Those walls of water came crashing across the deck of the boat with unimaginable violence. Beau switched course to try to find his way back to safety. With no GPS or chart plotter, Beau had only a compass to help guide him. Nightfall set in, and the waves the two men could previously see coming would hammer them and the boat by surprise, giving them no time to brace or prepare. Beau made several course adjustments to try to give the mismatched boat the best possible ride and the best chance at remaining afloat. He mentioned trying to get back to the power line that ran over the northwest side of the lake several times as he described his actions and reactions. He knew that the power lines over the lake were a common point of reference, and he rightly assumed that any searchers might use them as a travel corridor. Finding the power line would confirm their location and offer hope.

“Relentless is a good way to describe it.” Beau spoke with lead heavy despair as he revisited that terrifying night. “The waves began systematically dismantling the boat.” First it was the gate on the bow of the boat, then handrails, then seats. Then the steering console began flexing. The steely grip Beau kept on the wheel as Mother Nature tried pry it from his purchase was gradually pulling loose the bolts that held it to the deck.

“Did the lights just flicker,” Beau wondered. Seconds later they flickered again, confirming Beau’s fear. Water had made its way into the bilge and was flooding out the electrical system. The lights flickered several more times before dying completely. They could only hope the engine would continue churning along. It too soon failed, leaving them at the mercy of the stormy seas.

Moments of hope were woven into the night and the following morning. Survivors often speak of the small and seemingly insignificant things that lift their spirits over the course of a protracted survival event. It would be grueling hours before anything that gave even a glimmer of hope would happen again. The warm air had been replaced with chilly air temperatures in the mid 50’s. The air temperature would continue to plummet into the mid 40’s with the passing of the frontal boundary. The lake water temperature was in the mid 50’s.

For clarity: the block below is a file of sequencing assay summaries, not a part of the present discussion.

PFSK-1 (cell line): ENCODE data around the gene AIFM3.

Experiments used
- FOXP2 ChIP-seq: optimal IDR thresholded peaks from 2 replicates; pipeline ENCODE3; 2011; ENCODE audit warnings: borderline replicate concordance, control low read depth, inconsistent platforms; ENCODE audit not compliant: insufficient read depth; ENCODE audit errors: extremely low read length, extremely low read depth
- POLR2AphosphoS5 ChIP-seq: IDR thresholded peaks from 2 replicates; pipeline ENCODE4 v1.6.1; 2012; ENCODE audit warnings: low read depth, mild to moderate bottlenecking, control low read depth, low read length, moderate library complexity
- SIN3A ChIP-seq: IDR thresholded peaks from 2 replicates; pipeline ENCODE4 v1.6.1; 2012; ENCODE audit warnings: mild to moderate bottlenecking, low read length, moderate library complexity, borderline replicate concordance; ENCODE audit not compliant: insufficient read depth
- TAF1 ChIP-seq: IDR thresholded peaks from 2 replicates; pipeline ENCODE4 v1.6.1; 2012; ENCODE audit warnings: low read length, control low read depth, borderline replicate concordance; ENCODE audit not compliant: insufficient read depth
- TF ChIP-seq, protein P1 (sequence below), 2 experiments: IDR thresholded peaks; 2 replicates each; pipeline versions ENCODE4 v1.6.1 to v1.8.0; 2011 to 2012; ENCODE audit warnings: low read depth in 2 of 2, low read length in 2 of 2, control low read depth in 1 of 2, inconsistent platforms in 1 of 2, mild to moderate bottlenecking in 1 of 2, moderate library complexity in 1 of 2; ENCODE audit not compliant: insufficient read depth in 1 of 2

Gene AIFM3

Beau was wearing a T-shirt and shorts. Jason, a T-Shirt and jeans. They were drenched and had been shivering for several hours and were already feeling the accompanying muscular tension. Hypothermia was beginning its slow, methodical and painful process of draining the life out of the men. The boat began to list heavily to port with a bow up attitude. Jason was on the bow and out of the water, Beau was further aft and partially submerged. While the rain had stopped, the wind continued to howl and every four seconds a cold wave would come crashing over the boat. All they could do was hold on and pray for survival. And pray they did, all through the agonizingly long night.

Periodically throughout the night, Beau would toss floating objects into the water to create a trail for the rescue crews to follow. He knew there would be rescue crews. He was painfully aware that it would be well into the next day before anyone grew concerned and alerted authorities though. Beyond being partially submerged, Beau had another problem. The boat’s fuel tank was leaking. Each wave that slammed into him would deliver a toxic cocktail of lake water and gasoline into his mouth. Both men vomited frequently. Time crawled by, minute by painful minute.

The clouds broke around 10 p.m., providing a moment of hope. The two men could see the lights of New Orleans in the distance and what they figured were the last of the evening’s planes flying into New Orleans International Airport. Beau had hand flares, the kind made with a heavy paper tube, but was unsure of how to set them off. He was also concerned that if he succeeded, it may ignite the gasoline that was floating on the water and had permeated the soft surfaces of the boat. Over time, so much water worked its way into the bilge that the boat leveled out, but it now sat perilously low in the water. The seas eventually subsided slightly, but the winds continued whip the spray off of the waves and onto the two cold and exhausted men. Though with less frequency, waves would still wash over the stricken vessel.